Friends and Neighbors,
As the Legislature wraps up the third week of session I'm reminded of the old saying, “the more things change, the more they stay the same.” Between Gov. Inslee and my colleagues on the other side of the aisle, we've heard a lot of proposals this week to raise your taxes to increase government spending. But, as is typical in Olympia these days, there's far too little talk about improving the economy and getting people back to work. Here's my take on the week's events:
Gov: Raise taxes by $200,000,000
Gov. Jay Inslee on Monday proposed a $200 million tax hike. He claims it would be to pay for teacher cost-of-living adjustments (COLAs) and school materials – even though the Legislature last year boosted K-12 funding by $1.5 billion.
Far too often I've seen budget writers move education money to social services, then come back and demand more from taxpayers. We need to review and revise past and current spending, and prioritize education – not raise taxes.
The governor wants to repeal seven different tax exemptions:
- Vehicle trade-ins valued at more than $10,000 – which would cost you more money the next time you buy a replacement automobile.
- Interstate transportation – would increase the cost of goods you buy.
- Recycled fuel used on-site in manufacturing – which could add to the retail price of gasoline.
- Nonresidents (sales tax) – would hurt retailers who depend on out-of-state shoppers.
- Bottled water – would tax you for making a healthy choice.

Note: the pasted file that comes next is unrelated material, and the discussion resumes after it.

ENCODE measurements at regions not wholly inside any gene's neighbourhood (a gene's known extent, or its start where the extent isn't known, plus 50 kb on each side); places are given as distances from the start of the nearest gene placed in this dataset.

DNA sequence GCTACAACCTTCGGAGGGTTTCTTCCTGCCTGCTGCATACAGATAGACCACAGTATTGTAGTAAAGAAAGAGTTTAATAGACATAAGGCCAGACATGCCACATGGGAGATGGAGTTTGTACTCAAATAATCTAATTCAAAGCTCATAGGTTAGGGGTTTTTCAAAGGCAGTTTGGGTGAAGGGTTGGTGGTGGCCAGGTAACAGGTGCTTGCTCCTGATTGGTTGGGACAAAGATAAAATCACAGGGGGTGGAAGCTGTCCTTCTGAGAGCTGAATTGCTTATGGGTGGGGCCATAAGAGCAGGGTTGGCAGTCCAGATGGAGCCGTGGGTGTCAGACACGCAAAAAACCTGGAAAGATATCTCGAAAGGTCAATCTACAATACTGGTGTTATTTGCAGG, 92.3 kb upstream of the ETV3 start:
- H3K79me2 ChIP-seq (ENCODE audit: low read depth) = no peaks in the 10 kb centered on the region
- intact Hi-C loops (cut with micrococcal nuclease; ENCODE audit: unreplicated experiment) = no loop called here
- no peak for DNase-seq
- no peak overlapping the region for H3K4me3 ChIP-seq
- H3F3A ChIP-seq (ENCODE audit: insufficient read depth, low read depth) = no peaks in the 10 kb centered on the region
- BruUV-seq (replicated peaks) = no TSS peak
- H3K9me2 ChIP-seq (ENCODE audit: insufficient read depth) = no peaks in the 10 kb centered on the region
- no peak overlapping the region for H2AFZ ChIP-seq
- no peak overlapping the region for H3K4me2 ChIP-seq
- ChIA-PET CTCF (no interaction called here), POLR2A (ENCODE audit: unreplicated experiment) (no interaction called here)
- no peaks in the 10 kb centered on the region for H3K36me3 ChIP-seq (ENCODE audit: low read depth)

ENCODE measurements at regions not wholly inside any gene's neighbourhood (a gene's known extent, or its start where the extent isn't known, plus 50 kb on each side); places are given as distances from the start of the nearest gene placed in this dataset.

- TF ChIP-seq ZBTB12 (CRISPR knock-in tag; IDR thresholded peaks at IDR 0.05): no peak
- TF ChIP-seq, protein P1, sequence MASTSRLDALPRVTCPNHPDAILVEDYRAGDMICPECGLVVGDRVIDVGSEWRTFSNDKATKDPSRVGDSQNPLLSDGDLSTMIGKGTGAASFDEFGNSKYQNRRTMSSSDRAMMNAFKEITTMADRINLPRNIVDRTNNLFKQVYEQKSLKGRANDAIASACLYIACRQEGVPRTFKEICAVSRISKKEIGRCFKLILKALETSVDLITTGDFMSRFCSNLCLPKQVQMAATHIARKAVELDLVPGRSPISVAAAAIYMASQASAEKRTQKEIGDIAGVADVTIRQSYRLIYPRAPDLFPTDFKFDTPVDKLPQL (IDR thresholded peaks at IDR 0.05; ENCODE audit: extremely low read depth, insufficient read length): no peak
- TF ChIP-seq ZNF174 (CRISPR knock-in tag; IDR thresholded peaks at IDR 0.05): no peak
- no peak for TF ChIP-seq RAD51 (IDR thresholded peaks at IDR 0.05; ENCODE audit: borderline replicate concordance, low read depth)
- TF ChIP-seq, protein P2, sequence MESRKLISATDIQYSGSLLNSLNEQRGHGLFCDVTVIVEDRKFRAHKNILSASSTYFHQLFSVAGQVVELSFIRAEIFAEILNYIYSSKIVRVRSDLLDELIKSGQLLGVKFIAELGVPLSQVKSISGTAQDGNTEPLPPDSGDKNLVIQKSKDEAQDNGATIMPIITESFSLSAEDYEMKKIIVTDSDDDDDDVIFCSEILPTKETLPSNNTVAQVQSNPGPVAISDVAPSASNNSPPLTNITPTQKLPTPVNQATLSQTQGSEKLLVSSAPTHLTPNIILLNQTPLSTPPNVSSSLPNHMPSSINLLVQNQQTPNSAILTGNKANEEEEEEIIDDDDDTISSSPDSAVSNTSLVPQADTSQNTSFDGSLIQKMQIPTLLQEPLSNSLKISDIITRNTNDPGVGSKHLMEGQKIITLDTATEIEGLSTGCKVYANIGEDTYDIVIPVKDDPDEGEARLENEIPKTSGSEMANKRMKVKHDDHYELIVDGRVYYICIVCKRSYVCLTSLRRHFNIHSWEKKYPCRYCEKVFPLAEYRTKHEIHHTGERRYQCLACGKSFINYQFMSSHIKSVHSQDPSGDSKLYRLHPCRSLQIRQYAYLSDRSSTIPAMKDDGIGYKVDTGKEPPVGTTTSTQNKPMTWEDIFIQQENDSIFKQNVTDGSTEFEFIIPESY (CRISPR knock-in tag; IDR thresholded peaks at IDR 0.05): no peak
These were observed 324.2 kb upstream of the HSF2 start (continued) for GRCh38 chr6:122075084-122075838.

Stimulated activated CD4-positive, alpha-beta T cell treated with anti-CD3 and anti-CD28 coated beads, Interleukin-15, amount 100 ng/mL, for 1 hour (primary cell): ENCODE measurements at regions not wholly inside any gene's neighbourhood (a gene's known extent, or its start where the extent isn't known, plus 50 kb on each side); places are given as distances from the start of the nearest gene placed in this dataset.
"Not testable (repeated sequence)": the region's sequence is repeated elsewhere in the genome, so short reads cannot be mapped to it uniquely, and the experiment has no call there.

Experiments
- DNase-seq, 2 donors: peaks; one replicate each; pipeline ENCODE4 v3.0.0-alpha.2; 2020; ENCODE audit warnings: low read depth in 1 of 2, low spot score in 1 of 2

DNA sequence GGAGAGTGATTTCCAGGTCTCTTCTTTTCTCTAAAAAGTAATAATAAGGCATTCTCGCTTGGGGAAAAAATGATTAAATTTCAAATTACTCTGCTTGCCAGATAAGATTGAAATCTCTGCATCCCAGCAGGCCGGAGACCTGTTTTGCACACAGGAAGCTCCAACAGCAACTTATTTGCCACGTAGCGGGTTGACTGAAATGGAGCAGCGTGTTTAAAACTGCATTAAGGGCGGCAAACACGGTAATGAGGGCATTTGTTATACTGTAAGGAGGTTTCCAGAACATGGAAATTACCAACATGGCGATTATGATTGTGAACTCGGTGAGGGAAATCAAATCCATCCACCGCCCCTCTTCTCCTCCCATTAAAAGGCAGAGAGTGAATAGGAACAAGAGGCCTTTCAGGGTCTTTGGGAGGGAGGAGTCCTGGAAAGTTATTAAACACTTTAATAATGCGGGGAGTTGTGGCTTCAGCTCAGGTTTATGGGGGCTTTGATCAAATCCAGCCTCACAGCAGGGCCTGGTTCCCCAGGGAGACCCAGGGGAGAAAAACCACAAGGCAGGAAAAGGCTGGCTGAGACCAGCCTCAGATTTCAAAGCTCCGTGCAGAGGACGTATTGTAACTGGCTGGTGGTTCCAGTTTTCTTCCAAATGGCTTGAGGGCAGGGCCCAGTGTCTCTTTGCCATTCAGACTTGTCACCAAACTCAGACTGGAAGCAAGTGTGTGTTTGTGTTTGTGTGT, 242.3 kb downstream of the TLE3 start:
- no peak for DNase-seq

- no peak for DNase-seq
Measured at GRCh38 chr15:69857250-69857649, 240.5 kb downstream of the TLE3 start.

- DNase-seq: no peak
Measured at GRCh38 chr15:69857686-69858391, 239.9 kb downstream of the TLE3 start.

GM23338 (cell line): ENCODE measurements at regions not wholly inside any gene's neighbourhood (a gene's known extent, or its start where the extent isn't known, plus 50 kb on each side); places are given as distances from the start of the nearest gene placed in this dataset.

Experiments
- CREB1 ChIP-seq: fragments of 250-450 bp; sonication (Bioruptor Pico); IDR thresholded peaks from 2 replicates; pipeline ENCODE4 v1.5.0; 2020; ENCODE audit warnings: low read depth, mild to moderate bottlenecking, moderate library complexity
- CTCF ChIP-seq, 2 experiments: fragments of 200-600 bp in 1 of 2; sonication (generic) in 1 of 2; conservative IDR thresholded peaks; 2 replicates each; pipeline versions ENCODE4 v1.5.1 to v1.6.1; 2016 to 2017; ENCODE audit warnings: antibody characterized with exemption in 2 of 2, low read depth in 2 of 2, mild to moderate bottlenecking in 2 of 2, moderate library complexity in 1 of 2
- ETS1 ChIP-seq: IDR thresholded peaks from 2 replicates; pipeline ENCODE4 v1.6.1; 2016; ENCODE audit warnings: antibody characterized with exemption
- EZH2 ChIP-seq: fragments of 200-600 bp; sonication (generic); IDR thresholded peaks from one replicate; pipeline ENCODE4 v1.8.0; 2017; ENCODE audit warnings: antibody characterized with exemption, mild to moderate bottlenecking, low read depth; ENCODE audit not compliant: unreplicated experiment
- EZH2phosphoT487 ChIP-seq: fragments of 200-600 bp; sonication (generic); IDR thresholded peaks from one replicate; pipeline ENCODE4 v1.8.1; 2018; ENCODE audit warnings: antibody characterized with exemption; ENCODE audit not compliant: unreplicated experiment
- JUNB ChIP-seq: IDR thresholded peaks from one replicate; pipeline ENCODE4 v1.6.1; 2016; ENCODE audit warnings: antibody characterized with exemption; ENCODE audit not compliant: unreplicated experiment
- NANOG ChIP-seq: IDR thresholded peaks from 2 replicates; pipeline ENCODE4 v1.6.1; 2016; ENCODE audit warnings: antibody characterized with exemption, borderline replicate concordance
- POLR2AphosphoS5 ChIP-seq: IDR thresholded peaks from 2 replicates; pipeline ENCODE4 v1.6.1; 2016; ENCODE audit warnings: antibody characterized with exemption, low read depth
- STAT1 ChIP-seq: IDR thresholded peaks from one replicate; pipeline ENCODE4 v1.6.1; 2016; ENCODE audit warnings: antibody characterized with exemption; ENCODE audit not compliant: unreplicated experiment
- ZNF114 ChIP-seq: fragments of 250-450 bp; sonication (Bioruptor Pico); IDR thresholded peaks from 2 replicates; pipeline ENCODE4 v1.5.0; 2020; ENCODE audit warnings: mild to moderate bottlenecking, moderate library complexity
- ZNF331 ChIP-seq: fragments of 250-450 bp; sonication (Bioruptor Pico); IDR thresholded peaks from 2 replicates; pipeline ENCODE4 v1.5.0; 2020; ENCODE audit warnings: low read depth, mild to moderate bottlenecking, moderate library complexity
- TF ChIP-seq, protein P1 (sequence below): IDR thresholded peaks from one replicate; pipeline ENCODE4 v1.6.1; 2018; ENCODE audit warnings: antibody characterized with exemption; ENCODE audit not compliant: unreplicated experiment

- Janitorial services – would add costs to employers, especially small businesses.
- Prescription drugs (business tax) – would add to the cost of your prescription medications (aren't they already expensive enough?!)
None of this is new. These tax increases have all been proposed before – some of them numerous times. In fact, in 2010 Washington voters overwhelmingly repealed the sales tax on bottled water (and carbonated beverages) that the Legislature and governor had imposed.
Raising these taxes wasn't a good idea then, and it's not a good idea now. Our economy is still too fragile and we have too many people still out of work more than five years after the recession started.
We need to keep the focus on jobs
This week the House debated a bill to impose mandatory paid “sick and safe” leave on all employers with five or more employees. If this bill were to become law, I believe it would have a devastating effect on job-creators, especially small business owners. You can watch my floor speech here.
As I mentioned in that speech, we still have 37,000 people unemployed five years after the recession started. If you consider population growth, we would realistically have to add 100,000 jobs in order to get back to our pre-recession employment levels. So the last thing we should be doing is punishing job-creators. We should do everything in our power to support them and enable them to rehire laid-off workers.
Thank you for your time. Please don't hesitate to contact me if you have any questions, comments or concerns. Go Seahawks!